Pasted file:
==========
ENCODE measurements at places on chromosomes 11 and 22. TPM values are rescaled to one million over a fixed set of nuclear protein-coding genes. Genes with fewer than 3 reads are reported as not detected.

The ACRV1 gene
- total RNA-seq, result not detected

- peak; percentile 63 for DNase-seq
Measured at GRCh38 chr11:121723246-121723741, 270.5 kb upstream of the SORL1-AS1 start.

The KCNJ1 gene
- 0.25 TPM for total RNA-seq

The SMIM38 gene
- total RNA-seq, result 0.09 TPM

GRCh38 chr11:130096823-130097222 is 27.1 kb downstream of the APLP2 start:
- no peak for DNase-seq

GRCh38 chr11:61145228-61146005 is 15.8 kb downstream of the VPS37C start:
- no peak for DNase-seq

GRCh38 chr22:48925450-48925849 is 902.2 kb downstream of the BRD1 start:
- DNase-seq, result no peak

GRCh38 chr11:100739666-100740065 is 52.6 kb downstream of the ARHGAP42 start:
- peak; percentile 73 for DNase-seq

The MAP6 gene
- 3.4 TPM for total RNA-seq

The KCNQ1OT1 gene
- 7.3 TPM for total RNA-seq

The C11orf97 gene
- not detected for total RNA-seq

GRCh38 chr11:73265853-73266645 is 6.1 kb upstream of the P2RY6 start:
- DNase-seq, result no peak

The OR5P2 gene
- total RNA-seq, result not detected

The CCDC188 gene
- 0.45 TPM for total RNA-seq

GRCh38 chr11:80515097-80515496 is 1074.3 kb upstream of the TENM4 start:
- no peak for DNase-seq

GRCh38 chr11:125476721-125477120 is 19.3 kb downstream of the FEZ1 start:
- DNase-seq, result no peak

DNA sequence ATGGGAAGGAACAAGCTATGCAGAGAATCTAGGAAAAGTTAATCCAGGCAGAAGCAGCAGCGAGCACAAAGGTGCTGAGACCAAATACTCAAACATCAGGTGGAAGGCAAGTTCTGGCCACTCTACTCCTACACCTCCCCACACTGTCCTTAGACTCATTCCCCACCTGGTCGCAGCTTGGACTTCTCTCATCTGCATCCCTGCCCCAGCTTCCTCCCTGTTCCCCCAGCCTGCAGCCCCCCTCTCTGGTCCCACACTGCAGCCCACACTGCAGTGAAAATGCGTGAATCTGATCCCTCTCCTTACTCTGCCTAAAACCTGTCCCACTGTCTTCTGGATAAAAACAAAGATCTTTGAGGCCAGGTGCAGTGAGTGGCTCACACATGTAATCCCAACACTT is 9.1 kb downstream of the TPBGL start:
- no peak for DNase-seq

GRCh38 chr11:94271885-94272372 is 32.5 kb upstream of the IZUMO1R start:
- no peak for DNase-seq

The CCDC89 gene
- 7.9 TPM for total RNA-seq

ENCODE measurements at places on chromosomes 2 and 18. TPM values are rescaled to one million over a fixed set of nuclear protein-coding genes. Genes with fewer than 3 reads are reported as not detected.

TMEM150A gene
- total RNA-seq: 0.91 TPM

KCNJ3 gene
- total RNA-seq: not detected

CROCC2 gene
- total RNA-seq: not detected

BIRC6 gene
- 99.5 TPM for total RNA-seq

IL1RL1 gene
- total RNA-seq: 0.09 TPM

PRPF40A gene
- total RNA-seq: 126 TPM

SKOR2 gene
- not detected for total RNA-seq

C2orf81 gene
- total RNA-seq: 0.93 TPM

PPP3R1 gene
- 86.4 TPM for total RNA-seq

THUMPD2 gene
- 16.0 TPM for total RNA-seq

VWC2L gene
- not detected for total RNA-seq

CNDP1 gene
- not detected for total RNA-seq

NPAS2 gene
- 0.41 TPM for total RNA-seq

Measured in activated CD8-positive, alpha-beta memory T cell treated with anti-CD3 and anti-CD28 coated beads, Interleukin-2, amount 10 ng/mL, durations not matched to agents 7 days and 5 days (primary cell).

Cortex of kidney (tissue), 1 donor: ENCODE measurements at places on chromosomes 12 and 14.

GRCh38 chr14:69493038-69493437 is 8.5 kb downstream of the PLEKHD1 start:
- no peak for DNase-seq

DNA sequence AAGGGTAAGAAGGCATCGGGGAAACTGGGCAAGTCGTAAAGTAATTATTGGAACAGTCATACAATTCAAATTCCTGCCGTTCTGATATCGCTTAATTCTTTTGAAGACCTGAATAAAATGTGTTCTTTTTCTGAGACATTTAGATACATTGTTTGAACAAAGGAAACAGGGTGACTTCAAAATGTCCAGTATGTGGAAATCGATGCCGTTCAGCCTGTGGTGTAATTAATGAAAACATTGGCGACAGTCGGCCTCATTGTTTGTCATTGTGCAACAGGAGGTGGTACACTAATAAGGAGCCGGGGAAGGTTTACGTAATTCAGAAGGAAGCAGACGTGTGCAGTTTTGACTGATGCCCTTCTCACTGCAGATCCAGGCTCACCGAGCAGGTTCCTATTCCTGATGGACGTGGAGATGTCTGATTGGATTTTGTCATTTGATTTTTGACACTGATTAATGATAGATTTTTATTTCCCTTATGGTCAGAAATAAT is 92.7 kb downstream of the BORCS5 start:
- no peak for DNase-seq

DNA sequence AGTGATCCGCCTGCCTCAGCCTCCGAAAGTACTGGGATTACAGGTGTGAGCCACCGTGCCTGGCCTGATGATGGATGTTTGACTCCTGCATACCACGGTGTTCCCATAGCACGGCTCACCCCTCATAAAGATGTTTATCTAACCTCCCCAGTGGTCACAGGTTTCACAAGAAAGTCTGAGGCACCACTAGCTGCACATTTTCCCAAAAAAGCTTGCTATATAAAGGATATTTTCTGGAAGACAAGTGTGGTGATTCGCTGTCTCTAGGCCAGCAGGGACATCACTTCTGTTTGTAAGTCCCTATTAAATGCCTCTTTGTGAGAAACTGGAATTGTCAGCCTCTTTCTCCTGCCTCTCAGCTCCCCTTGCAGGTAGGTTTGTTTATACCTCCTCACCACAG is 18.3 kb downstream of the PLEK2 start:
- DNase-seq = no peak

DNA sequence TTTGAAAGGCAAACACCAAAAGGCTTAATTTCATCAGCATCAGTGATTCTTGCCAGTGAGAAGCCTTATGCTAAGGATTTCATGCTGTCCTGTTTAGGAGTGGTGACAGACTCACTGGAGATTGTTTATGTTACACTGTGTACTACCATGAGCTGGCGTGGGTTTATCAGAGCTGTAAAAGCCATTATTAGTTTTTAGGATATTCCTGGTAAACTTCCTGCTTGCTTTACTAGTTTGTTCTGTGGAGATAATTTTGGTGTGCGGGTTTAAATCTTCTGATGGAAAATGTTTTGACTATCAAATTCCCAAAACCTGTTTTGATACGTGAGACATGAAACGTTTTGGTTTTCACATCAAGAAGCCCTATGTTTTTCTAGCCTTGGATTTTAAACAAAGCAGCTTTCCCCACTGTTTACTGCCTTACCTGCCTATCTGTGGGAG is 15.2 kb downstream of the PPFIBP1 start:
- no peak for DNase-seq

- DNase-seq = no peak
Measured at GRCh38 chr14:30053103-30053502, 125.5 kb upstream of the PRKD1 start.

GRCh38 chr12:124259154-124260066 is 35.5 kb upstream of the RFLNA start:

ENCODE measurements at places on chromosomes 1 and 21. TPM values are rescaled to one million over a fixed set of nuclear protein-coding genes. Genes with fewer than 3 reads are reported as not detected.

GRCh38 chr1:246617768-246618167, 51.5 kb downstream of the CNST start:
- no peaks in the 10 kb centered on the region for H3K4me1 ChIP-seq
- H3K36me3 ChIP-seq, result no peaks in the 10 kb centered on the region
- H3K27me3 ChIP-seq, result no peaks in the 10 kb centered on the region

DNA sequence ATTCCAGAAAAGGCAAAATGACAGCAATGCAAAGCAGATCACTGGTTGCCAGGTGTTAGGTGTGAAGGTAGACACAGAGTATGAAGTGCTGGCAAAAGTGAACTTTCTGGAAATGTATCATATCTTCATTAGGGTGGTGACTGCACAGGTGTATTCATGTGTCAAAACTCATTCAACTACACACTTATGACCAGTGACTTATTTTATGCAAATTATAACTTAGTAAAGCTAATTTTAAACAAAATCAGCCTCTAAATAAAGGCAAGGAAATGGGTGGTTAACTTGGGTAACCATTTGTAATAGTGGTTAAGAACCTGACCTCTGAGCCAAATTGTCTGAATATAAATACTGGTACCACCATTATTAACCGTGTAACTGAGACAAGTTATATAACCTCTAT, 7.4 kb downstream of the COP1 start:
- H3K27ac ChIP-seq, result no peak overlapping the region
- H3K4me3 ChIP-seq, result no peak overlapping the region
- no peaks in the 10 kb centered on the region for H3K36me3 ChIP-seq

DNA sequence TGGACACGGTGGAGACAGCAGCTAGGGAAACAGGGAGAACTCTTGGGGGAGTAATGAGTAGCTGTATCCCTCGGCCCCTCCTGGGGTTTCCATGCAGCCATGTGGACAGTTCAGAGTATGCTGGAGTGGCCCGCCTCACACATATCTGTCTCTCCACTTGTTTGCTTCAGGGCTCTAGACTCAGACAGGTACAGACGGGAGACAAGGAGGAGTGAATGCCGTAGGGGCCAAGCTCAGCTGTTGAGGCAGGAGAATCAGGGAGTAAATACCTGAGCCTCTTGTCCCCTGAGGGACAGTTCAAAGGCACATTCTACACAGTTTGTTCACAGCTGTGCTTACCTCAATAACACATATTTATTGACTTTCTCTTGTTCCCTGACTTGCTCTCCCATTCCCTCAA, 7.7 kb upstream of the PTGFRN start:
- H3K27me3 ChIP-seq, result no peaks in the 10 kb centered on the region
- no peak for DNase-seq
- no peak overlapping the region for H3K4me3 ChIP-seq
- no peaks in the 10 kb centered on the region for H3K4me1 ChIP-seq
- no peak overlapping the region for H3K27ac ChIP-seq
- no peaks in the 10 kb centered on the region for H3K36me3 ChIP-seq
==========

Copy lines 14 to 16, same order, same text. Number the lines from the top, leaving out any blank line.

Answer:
GRCh38 chr22:48925450-48925849 is 902.2 kb downstream of the BRD1 start:
- DNase-seq, result no peak

GRCh38 chr11:100739666-100740065 is 52.6 kb downstream of the ARHGAP42 start: